After five years of slow, but steady, effort on the part of many committed individuals we are proud to announce the official opening of the Bates Dance Festival Records and the online publication of its descriptive inventory, known as a finding aid in archival lingo. This important collection documents the administrative, educational, creative, outreach, and public relations aspects of the Bates Dance Festival from its founding in 1983 until the present. It includes audio and video recordings and photographs of performances, events, and classes; correspondence with and press kits of faculty and creative personnel; administrative files; records of the advisory council; documentation on community outreach and special projects; and publications, including concert guides and programs. At 32 linear feet and growing each year, the collection is extensive and can support a broad range of research topics, from learning a choreographer’s phrases to understanding the artistic development of world class performers. The collection is located at the Edmund S. Muskie Archives and Special Collections Library, Bates College and is open to researchers from 9am-noon and 1pm-4pm, Monday-Friday.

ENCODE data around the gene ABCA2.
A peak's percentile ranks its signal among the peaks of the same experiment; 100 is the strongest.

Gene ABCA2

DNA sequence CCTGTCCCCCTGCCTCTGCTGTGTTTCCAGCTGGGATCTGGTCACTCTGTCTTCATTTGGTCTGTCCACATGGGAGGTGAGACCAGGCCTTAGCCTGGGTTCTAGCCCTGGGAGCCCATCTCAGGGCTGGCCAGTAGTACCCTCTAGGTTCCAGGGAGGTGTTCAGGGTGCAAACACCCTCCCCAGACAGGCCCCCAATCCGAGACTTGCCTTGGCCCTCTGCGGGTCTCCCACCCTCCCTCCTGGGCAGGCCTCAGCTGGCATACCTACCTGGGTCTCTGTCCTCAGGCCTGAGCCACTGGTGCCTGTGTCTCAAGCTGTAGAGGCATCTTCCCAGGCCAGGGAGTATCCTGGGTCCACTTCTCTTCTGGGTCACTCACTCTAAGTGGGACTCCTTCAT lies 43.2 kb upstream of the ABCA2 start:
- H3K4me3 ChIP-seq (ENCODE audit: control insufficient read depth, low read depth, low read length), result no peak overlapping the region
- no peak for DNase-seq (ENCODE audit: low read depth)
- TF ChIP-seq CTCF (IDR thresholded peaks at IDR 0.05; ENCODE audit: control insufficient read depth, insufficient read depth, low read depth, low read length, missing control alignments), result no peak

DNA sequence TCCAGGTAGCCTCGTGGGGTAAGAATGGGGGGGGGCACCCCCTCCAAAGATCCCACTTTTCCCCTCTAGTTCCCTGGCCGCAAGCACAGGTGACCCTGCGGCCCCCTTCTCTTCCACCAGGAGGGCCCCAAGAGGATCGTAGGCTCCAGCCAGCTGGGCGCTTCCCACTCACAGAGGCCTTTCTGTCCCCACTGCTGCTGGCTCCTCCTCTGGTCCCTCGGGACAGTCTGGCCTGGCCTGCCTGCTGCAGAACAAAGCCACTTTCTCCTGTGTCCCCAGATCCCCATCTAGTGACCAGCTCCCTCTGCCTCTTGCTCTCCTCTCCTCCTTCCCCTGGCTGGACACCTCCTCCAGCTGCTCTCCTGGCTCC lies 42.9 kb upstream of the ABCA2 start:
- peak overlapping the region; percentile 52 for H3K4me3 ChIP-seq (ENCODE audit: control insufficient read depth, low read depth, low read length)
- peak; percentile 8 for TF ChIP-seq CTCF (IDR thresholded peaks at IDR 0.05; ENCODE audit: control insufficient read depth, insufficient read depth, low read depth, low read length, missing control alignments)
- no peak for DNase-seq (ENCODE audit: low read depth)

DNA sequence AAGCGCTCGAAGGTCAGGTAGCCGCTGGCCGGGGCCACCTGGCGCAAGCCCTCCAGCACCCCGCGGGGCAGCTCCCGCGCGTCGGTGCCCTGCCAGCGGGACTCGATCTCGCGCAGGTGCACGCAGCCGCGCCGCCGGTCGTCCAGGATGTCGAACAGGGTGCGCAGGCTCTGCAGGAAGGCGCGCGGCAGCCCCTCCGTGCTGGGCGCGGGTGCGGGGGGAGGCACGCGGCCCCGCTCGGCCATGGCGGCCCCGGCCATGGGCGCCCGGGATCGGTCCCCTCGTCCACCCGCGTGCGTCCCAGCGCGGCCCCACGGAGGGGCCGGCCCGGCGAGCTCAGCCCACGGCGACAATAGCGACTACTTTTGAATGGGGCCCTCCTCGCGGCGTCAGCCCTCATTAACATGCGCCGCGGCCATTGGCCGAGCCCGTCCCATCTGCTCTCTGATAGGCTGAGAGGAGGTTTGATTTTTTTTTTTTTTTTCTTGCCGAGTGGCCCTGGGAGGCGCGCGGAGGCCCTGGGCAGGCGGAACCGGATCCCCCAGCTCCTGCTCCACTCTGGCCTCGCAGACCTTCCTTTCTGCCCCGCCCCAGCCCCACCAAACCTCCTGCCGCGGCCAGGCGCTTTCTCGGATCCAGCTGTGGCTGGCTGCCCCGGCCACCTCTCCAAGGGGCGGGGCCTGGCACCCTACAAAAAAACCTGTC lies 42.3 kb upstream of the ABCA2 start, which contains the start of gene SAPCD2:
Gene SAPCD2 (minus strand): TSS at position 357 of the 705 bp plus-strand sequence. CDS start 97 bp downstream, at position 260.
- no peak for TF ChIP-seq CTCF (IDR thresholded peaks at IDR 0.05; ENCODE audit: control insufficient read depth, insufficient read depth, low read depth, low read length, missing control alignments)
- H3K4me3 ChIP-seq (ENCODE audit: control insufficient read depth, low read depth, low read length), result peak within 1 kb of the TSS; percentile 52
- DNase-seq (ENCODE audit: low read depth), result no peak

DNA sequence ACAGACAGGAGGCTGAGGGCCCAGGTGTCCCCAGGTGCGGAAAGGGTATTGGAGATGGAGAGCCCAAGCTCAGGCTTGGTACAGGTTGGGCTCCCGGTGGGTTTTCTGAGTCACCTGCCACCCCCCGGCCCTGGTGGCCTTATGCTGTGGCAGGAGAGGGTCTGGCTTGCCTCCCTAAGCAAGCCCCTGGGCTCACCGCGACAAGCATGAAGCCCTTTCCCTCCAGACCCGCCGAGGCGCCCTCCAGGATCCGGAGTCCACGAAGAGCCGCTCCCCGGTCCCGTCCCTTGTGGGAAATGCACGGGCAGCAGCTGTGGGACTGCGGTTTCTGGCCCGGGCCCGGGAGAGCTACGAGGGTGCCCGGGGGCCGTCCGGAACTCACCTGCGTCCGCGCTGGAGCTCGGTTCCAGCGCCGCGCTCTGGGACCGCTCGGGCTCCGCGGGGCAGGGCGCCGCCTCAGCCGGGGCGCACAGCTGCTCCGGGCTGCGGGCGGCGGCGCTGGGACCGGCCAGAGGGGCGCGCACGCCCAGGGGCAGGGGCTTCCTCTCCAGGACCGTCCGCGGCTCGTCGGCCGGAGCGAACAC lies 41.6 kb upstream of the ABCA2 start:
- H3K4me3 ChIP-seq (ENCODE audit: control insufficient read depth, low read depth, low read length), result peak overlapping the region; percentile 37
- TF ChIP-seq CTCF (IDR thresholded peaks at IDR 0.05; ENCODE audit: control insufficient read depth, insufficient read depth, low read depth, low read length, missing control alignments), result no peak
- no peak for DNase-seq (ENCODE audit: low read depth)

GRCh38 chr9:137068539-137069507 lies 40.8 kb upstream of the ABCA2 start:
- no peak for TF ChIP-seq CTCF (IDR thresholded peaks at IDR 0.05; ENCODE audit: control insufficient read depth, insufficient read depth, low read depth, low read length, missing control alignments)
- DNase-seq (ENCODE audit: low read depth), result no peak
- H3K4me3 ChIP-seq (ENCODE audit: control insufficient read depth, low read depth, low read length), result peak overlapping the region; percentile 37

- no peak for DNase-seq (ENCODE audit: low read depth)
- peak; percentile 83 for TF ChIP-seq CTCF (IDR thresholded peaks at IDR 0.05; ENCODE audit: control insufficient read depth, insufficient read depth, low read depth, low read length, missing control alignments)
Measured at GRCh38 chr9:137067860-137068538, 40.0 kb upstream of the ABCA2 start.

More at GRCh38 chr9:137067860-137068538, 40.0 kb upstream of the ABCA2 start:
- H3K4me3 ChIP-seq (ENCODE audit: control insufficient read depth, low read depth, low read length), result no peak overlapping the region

We want to thank the following individuals for their encouragement, commitment, knowledge, hard work and perseverance in bringing this material to a wider audience: Kurt Kuss, Adrienne Byrd, Kat Stefko, Chris Beam, Pat Rader, Peter Richards, Shawn Hove, Elisabeth Miller, and Zoia Cisneros. Partial support was provided by the Maine Historical Collections Grant Program.